Advertisement records indicate that Francis Clark was operating on Broad Street as early as 1816.1 Over the firm’s period of activity in Augusta, Clark & Co.’s advertisements and business iterations reflected many of the changes occurring in the national silver trade. In 1816, when Clark first announced his business in the Augusta Chronicle, he advertised the repair of clocks and watches and an assortment of jewelry, watches, silver spoons, and thimbles for sale. Clark’s shop was typical of the time, one with few employees who produced objects by hand with the help of basic machinery and offered other allied services and retail goods to meet the needs of less populated areas.2
By the 1830s, the Clark firm had gained a partner in Francis’s brother Horace Clark, and, in 1838, the firm joined with George Rackett to form “Clark, Rackett & Co.” Following the death of George Rackett in January 1852, the Clark firm continued as Clark & Co. with Horace and Joseph Steadman Clark at the helm. In 1857, Joseph Steadman Clark partnered with his brother-in-law, William J. Mealing, to continue the business under the same name at 206 Broad Street until at least 1865.
The MESDA tea service, bearing the Clark & Co. mark, was presumably crafted between the years 1852–1865, the period in which the firm operated under that name. With repoussé body ornament of C-scrolls, flowers, and shells, the service reflects the Rococo Revival, a style that was especially pervasive in silver at this time. The style took hold of the industry by the 1830s and remained popular in the South into the second half of the century (figures 4 and 5), well after it had fallen out of favor in other parts of the country.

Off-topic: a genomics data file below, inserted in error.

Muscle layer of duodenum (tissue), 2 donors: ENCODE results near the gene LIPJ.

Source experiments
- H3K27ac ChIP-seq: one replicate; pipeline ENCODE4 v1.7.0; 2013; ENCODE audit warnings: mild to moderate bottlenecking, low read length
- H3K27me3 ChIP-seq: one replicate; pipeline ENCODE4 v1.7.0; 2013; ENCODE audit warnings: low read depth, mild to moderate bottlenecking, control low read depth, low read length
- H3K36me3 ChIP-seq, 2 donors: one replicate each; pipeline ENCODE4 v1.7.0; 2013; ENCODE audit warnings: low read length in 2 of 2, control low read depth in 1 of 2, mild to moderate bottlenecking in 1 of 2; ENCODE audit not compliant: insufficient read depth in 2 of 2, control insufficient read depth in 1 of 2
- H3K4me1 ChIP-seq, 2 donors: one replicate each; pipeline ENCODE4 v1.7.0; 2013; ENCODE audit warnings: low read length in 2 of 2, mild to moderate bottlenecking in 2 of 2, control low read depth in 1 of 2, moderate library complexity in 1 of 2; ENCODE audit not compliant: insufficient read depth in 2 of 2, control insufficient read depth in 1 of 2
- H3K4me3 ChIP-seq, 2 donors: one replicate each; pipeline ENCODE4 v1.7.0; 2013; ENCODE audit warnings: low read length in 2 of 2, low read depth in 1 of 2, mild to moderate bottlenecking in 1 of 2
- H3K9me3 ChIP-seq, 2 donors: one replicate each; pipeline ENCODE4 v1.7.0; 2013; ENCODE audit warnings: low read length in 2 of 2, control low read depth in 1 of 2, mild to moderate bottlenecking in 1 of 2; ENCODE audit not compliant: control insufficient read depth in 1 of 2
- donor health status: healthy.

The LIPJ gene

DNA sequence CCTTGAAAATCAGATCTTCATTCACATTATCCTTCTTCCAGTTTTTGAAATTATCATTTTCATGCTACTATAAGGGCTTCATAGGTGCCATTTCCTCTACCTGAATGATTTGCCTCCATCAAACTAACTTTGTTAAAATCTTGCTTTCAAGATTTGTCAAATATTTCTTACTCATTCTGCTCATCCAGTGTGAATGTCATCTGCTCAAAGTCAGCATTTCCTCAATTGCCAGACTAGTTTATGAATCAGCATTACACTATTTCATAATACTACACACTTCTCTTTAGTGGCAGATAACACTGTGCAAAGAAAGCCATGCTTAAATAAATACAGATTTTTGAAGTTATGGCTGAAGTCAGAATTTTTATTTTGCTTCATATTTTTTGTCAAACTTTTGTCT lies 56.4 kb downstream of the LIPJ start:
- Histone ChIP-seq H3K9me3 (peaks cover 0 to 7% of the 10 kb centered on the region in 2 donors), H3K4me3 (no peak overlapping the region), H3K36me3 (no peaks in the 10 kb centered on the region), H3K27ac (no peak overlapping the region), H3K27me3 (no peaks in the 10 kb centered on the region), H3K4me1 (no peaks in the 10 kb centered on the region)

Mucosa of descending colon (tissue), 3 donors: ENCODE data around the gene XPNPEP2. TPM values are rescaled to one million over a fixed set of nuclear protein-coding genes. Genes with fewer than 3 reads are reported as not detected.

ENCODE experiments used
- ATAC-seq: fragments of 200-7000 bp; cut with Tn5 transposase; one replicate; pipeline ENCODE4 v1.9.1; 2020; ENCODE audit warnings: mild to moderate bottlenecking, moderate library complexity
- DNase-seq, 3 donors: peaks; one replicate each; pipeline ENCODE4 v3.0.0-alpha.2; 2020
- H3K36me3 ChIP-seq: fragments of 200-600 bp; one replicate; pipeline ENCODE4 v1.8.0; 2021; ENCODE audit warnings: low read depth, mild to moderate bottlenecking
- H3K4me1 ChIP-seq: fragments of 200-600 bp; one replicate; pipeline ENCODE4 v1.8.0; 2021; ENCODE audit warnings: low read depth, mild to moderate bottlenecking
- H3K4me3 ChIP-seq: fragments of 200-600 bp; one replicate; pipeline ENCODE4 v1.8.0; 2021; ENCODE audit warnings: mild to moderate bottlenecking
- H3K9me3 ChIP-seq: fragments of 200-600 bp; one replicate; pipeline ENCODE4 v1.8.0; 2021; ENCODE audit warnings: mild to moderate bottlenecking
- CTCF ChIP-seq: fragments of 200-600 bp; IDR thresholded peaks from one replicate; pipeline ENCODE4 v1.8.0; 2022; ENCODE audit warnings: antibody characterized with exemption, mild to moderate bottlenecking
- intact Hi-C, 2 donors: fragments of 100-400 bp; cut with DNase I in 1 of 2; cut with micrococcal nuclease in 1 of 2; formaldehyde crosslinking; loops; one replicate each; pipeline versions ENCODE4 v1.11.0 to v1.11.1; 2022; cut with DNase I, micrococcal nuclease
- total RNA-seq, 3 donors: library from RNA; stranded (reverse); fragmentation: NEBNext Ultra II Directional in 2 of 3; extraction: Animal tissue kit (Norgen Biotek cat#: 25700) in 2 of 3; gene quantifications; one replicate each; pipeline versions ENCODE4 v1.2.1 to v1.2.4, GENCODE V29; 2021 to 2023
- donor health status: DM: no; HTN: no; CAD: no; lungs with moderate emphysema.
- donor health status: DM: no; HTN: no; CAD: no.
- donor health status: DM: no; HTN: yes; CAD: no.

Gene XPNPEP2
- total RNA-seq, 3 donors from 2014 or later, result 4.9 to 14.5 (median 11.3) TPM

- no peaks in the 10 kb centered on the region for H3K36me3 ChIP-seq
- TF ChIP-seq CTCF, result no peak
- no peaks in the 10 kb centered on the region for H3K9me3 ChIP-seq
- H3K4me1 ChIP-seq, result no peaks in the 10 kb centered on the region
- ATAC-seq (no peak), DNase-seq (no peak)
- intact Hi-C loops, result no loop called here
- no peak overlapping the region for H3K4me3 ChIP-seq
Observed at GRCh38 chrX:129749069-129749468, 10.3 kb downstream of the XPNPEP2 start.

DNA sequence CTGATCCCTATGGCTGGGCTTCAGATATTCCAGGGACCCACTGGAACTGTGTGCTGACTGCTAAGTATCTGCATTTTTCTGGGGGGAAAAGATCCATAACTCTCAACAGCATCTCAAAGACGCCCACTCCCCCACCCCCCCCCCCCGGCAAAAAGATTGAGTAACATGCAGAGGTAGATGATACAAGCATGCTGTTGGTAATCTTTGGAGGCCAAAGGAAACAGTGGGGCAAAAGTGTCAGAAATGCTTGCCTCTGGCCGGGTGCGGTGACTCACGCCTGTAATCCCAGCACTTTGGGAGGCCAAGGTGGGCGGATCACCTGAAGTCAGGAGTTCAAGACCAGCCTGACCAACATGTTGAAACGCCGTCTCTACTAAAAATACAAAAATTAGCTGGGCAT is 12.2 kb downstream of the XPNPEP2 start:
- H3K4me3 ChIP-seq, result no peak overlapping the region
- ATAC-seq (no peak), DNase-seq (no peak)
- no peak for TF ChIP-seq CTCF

This service features cast and applied elements that are especially indicative of the style: handles with foliage and floral ornamentation, finials and pierced feet in the form of c-scrolls and shells, and a die-rolled border in a leaf motif. With most silversmiths now engaging in the retail trade, it was common for shops to source materials that could easily be assembled for sale. Because any number of shops could procure ornaments from one supplier, similar stylistic elements often appear in contemporaneous objects by multiple silversmiths, thereby speaking to the evolution of trade on a local and national level. Clark & Co. engaged in this practice in Augusta, and a number of similar examples have survived from the region.